When the Europeans first began arriving on this continent they were amazed that Indian women were very much unlike European women.

 Indian women were not subservient to men, they often engaged in work – such as farming and warfare – which the Europeans viewed as men’s work, they had a voice in the political life of their communities, and they had control of their own bodies and sexuality. Unlike the patriarchal European societies, Indians were often matrilineal, a system in which people belonged to their mother’s clans or extended families. When Indian people spoke of a neighboring tribe as “women” or as “grandmothers”, the Europeans often misinterpreted this compliment as a derogatory statement.

During the nineteenth century Indian women, and particularly Indian women leaders, were invisible to the American government. Some Indians have gone so far as to say that the Americans were so afraid of Indian women that they would not allow them to sit or speak in treaty councils with the United States government. Even today, Indian women are conspicuous by their absence in American history.

When asked to name some famous Indian women, most people have difficulty in recalling anyone other than Pocahontas and Sacajawea. Both of these women have legends which are more based in non-Indian fantasies about Indian women than in the reality of their accomplishments. For both, their fame is based on their association with non-Indians.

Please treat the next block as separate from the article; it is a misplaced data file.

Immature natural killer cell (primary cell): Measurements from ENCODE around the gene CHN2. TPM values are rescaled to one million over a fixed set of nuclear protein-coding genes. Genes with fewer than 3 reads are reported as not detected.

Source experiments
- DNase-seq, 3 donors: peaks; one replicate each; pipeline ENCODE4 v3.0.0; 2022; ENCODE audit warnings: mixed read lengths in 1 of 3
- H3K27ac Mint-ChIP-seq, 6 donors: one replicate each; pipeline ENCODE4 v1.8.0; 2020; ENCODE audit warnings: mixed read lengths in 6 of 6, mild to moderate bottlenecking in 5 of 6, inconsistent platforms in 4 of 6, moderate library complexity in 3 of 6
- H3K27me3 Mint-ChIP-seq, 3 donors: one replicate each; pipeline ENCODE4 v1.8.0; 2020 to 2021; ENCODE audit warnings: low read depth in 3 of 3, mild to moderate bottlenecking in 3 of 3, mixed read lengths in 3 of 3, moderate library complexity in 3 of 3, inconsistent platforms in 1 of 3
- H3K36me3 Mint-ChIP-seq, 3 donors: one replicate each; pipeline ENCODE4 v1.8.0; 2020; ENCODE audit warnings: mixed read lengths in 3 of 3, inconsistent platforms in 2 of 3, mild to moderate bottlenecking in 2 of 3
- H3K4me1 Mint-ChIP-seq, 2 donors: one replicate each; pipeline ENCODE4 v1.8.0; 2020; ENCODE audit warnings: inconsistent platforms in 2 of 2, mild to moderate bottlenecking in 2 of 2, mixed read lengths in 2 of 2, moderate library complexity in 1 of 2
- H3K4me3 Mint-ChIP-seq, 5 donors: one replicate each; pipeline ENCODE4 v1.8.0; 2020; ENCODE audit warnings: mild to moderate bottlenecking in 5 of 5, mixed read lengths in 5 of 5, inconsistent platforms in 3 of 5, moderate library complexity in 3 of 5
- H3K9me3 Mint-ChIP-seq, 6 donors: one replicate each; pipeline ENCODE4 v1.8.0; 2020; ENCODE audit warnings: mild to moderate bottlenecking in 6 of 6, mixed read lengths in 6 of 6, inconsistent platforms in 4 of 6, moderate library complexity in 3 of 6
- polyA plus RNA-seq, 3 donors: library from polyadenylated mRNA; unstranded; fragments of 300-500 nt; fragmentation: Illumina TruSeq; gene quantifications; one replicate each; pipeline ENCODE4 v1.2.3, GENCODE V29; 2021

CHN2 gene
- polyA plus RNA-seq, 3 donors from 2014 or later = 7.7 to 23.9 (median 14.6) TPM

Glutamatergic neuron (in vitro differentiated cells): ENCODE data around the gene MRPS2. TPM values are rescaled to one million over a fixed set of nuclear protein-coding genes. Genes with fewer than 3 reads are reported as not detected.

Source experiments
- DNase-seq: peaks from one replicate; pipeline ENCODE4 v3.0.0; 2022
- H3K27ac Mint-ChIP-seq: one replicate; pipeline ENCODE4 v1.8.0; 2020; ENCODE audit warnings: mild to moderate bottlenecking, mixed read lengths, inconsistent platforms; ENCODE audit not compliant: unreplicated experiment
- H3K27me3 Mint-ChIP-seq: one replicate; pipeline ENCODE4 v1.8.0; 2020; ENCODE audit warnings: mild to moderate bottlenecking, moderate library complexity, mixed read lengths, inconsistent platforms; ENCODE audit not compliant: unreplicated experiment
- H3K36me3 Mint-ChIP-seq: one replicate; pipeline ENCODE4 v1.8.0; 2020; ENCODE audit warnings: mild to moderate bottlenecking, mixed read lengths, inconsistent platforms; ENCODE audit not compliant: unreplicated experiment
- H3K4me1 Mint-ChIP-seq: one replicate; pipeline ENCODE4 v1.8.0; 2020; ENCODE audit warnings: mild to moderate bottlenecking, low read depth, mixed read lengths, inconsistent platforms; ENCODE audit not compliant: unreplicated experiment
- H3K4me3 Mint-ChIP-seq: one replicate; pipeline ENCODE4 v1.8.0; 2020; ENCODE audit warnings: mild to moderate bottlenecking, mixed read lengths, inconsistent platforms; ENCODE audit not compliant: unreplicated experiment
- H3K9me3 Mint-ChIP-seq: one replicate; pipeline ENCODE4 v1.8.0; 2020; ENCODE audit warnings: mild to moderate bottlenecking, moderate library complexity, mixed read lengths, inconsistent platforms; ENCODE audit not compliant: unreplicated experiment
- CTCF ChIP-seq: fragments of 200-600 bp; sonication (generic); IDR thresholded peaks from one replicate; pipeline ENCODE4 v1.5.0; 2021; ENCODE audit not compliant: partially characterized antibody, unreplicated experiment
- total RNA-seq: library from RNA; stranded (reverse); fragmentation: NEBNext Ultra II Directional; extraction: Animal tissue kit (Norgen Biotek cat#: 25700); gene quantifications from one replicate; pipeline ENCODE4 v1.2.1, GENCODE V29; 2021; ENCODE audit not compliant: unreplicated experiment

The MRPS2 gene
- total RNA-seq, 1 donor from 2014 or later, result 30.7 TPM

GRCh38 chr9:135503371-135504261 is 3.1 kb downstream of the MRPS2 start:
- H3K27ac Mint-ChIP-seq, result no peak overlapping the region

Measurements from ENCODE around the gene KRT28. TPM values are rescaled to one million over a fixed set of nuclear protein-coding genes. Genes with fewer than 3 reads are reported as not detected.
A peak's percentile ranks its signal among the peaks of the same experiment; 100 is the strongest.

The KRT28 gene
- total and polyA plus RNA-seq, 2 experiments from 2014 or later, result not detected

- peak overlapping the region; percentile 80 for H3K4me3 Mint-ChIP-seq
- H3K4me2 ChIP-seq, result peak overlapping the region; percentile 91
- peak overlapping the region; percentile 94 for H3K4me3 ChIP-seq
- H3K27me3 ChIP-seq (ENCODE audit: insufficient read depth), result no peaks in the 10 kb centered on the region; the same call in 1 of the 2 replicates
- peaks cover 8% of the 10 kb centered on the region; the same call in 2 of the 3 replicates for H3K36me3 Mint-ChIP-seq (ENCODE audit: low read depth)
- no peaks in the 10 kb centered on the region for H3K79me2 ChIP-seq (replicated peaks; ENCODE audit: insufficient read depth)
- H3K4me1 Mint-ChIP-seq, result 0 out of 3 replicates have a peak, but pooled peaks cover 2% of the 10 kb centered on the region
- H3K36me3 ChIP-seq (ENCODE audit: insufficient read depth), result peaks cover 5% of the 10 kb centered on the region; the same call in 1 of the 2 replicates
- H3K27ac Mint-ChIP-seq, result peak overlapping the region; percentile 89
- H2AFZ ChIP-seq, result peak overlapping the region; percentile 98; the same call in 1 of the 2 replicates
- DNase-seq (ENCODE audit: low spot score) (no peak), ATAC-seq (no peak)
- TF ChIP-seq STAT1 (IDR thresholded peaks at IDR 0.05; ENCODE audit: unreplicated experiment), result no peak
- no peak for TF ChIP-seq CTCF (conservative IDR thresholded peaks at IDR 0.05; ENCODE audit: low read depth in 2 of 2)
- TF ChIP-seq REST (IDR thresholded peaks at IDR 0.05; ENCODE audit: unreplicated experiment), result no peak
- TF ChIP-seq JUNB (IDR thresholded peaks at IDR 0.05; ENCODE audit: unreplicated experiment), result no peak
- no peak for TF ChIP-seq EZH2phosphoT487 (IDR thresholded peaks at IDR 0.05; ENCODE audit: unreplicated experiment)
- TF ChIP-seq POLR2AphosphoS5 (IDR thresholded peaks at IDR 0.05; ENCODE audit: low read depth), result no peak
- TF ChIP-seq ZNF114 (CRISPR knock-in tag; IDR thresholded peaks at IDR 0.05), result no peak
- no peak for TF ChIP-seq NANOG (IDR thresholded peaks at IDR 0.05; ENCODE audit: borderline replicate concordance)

Europeans have always viewed war as “men’s work” and their interpretations of Indian warfare, as seen through the writings of non-Indian historians and anthropologists, assume that only Indian men were warriors. They often fail to see that women warriors were common among Indian people. Women warriors went with their husbands on the war party. Some of the examples of nineteenth century women Indian warriors are briefly described below.

Fallen Leaf (often called Woman Chief by the Americans): While Fallen Leaf was a Crow warrior, she was actually born to the Gros Ventre nation and was captured by the Crow when she was 12. After she had counted coup four times in the prescribed Crow tradition, she was considered a chief and sat in the council of chiefs. In addition to being a war leader, she was also a good hunter and had two wives.

Running Eagle: she became a Blackfoot (Piegan) warrior after her husband was killed by the Crow. To avenge her husband’s death, she sought help from the Sun and was told “I will give you great power in war, but if you have intercourse with another man you will be killed”. After this she became a very respected war leader and led many successful raids on the large Flathead horse herds west of the Rocky Mountains. She was on a raid in Flathead country when she was killed. She had had sexual relations with one of the men in her war party and for this reason lost her war power.

Anonymous representation